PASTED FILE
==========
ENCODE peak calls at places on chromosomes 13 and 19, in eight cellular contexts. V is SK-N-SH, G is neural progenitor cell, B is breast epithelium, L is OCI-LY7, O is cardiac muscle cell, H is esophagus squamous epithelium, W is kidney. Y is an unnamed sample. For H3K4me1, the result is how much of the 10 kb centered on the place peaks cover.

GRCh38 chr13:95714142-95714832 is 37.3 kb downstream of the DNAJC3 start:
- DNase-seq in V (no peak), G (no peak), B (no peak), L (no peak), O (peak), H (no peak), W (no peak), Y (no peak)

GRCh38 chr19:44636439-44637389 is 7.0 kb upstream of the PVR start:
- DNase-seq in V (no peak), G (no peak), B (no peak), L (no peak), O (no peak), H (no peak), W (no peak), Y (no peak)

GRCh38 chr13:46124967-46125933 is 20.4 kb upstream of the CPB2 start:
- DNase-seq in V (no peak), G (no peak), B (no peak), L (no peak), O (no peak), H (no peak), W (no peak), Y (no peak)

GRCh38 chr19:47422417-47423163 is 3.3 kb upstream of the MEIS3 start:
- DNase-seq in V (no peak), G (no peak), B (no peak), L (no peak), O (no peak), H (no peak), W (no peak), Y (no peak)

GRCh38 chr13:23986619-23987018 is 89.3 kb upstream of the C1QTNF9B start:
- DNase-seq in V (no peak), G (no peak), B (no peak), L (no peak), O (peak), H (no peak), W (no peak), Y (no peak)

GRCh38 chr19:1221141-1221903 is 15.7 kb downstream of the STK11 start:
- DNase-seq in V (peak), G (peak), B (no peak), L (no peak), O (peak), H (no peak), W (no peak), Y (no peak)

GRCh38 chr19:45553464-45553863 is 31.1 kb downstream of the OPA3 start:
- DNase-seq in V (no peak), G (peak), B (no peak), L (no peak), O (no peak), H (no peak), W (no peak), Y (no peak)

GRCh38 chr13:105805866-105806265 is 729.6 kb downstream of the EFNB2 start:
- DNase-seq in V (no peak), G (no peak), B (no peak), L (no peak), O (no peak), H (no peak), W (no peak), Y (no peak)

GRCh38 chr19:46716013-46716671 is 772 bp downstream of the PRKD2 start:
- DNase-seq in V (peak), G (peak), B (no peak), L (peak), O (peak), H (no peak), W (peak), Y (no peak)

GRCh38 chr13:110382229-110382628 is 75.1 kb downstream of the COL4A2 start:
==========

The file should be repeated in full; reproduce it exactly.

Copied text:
ENCODE peak calls at places on chromosomes 13 and 19, in eight cellular contexts. V is SK-N-SH, G is neural progenitor cell, B is breast epithelium, L is OCI-LY7, O is cardiac muscle cell, H is esophagus squamous epithelium, W is kidney. Y is an unnamed sample. For H3K4me1, the result is how much of the 10 kb centered on the place peaks cover.

GRCh38 chr13:95714142-95714832 is 37.3 kb downstream of the DNAJC3 start:
- DNase-seq in V (no peak), G (no peak), B (no peak), L (no peak), O (peak), H (no peak), W (no peak), Y (no peak)

GRCh38 chr19:44636439-44637389 is 7.0 kb upstream of the PVR start:
- DNase-seq in V (no peak), G (no peak), B (no peak), L (no peak), O (no peak), H (no peak), W (no peak), Y (no peak)

GRCh38 chr13:46124967-46125933 is 20.4 kb upstream of the CPB2 start:
- DNase-seq in V (no peak), G (no peak), B (no peak), L (no peak), O (no peak), H (no peak), W (no peak), Y (no peak)

GRCh38 chr19:47422417-47423163 is 3.3 kb upstream of the MEIS3 start:
- DNase-seq in V (no peak), G (no peak), B (no peak), L (no peak), O (no peak), H (no peak), W (no peak), Y (no peak)

GRCh38 chr13:23986619-23987018 is 89.3 kb upstream of the C1QTNF9B start:
- DNase-seq in V (no peak), G (no peak), B (no peak), L (no peak), O (peak), H (no peak), W (no peak), Y (no peak)

GRCh38 chr19:1221141-1221903 is 15.7 kb downstream of the STK11 start:
- DNase-seq in V (peak), G (peak), B (no peak), L (no peak), O (peak), H (no peak), W (no peak), Y (no peak)

GRCh38 chr19:45553464-45553863 is 31.1 kb downstream of the OPA3 start:
- DNase-seq in V (no peak), G (peak), B (no peak), L (no peak), O (no peak), H (no peak), W (no peak), Y (no peak)

GRCh38 chr13:105805866-105806265 is 729.6 kb downstream of the EFNB2 start:
- DNase-seq in V (no peak), G (no peak), B (no peak), L (no peak), O (no peak), H (no peak), W (no peak), Y (no peak)

GRCh38 chr19:46716013-46716671 is 772 bp downstream of the PRKD2 start:
- DNase-seq in V (peak), G (peak), B (no peak), L (peak), O (peak), H (no peak), W (peak), Y (no peak)

GRCh38 chr13:110382229-110382628 is 75.1 kb downstream of the COL4A2 start: